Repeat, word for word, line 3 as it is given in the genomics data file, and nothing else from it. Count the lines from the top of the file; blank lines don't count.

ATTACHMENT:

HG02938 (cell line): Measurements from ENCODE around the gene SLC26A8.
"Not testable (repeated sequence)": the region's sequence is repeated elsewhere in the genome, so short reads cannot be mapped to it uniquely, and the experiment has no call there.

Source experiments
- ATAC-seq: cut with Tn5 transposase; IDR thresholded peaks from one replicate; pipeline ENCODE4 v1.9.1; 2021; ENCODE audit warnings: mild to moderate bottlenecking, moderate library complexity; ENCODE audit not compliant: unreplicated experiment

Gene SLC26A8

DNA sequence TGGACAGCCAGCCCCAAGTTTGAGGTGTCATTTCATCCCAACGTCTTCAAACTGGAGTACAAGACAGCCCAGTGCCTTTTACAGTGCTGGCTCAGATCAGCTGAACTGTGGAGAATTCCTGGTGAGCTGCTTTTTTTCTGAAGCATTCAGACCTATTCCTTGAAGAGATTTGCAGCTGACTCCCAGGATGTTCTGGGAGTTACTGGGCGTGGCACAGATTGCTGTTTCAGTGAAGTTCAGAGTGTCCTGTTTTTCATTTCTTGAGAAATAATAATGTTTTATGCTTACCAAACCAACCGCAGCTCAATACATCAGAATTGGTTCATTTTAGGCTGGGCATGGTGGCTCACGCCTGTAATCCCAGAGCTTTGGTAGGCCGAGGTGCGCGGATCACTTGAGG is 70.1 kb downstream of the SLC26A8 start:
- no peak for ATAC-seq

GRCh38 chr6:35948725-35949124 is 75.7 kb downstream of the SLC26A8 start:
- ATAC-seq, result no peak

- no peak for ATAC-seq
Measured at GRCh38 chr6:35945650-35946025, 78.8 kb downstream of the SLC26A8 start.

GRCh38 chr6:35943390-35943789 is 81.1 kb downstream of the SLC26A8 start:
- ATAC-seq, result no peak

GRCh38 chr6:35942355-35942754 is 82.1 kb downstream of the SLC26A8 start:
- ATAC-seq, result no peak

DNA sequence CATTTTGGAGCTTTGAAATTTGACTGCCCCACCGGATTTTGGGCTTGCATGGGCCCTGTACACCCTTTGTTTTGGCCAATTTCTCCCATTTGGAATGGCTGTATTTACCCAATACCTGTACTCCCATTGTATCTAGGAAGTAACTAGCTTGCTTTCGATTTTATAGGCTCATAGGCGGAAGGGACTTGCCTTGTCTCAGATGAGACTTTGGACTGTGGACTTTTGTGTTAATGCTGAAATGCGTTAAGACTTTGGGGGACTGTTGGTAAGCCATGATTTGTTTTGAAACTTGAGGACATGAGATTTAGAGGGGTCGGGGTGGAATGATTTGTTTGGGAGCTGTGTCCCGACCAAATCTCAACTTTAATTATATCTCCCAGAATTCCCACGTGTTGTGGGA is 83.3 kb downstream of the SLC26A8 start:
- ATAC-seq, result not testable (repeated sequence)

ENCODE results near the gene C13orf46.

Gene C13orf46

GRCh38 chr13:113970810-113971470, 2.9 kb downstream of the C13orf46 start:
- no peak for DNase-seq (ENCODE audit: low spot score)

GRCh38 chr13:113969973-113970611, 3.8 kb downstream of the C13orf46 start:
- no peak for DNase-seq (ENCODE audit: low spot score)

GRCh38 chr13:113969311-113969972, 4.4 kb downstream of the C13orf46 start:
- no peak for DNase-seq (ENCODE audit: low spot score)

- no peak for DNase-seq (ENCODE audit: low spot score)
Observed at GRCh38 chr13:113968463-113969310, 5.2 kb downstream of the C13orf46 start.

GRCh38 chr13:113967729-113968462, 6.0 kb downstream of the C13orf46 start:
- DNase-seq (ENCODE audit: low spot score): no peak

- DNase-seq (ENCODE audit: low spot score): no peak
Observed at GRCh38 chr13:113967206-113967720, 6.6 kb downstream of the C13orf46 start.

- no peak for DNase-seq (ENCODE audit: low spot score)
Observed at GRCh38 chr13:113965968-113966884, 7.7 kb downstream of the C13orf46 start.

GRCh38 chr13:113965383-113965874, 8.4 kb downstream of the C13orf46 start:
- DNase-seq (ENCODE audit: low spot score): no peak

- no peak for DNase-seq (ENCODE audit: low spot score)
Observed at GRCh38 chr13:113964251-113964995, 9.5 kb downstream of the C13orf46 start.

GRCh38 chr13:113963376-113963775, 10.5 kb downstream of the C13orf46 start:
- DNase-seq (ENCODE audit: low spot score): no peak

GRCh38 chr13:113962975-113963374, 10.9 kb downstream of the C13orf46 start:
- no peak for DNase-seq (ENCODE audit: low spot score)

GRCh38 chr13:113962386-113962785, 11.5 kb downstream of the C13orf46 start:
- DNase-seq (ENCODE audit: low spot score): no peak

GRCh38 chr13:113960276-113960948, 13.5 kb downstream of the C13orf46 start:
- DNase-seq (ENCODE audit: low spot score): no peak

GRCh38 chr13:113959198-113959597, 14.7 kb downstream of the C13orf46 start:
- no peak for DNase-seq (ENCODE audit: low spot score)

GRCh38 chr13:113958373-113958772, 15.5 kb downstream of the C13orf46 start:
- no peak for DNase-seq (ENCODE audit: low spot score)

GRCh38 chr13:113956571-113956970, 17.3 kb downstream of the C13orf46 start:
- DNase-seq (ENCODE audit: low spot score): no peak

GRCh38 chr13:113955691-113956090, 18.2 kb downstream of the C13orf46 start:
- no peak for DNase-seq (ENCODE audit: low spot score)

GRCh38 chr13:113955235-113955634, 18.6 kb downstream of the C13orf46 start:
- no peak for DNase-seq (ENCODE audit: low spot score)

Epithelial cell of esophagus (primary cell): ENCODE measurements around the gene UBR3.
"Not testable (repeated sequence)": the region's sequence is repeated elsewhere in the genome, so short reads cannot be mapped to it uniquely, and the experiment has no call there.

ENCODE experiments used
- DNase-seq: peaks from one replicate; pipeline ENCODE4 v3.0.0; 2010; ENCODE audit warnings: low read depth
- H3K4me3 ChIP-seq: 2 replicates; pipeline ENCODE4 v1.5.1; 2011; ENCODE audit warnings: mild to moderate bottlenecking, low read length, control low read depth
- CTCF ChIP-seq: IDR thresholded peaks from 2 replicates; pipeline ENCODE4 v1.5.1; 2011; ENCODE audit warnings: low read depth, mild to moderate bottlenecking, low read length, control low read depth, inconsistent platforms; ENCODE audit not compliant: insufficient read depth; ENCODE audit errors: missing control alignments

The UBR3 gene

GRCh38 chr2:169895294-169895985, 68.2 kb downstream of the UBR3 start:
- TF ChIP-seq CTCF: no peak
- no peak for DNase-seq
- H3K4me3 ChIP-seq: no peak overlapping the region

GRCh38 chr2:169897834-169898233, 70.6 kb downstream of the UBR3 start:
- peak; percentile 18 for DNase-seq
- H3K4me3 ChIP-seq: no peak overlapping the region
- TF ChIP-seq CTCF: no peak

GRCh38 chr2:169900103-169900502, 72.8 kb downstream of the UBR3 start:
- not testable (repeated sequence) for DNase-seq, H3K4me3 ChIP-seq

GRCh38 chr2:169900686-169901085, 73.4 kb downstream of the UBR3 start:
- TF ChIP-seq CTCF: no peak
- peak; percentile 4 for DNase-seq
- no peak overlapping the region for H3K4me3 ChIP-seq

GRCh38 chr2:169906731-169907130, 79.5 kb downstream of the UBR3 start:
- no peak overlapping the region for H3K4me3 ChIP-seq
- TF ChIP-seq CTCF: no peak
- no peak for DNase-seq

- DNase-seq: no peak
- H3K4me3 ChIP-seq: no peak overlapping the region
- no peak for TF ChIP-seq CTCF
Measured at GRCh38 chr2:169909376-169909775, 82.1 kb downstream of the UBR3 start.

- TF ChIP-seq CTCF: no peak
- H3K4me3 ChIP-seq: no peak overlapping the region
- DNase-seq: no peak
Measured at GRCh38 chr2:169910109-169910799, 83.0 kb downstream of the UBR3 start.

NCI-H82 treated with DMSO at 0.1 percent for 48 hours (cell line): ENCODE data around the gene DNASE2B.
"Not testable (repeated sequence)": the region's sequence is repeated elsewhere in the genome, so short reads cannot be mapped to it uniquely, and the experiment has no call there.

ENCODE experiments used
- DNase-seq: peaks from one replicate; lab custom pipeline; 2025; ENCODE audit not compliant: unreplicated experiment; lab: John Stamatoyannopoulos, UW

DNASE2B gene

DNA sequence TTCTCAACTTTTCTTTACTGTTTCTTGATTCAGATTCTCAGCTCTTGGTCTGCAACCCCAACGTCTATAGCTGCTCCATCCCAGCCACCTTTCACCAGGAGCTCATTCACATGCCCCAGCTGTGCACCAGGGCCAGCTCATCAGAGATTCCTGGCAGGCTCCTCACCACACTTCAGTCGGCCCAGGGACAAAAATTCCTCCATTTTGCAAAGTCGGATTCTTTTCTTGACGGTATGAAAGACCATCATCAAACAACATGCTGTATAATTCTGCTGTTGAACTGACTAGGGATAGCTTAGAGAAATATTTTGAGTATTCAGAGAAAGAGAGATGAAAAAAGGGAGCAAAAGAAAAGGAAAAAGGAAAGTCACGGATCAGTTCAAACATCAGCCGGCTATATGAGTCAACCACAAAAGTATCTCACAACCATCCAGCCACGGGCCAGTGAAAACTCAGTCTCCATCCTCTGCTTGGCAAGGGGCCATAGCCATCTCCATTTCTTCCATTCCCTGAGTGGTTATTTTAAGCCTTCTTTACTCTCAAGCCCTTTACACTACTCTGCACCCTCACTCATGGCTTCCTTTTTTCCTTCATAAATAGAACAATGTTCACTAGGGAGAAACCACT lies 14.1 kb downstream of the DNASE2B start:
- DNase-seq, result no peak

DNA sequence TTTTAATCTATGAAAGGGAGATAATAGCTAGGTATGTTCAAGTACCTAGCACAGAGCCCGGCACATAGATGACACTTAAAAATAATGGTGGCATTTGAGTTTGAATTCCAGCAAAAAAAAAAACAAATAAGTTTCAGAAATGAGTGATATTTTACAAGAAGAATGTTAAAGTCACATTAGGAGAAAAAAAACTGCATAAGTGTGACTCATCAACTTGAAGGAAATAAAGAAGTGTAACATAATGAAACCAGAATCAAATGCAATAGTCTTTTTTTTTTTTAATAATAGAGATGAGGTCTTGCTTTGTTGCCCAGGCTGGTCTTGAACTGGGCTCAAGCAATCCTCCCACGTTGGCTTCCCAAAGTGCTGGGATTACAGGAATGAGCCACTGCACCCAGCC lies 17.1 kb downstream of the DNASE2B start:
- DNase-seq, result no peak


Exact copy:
Source experiments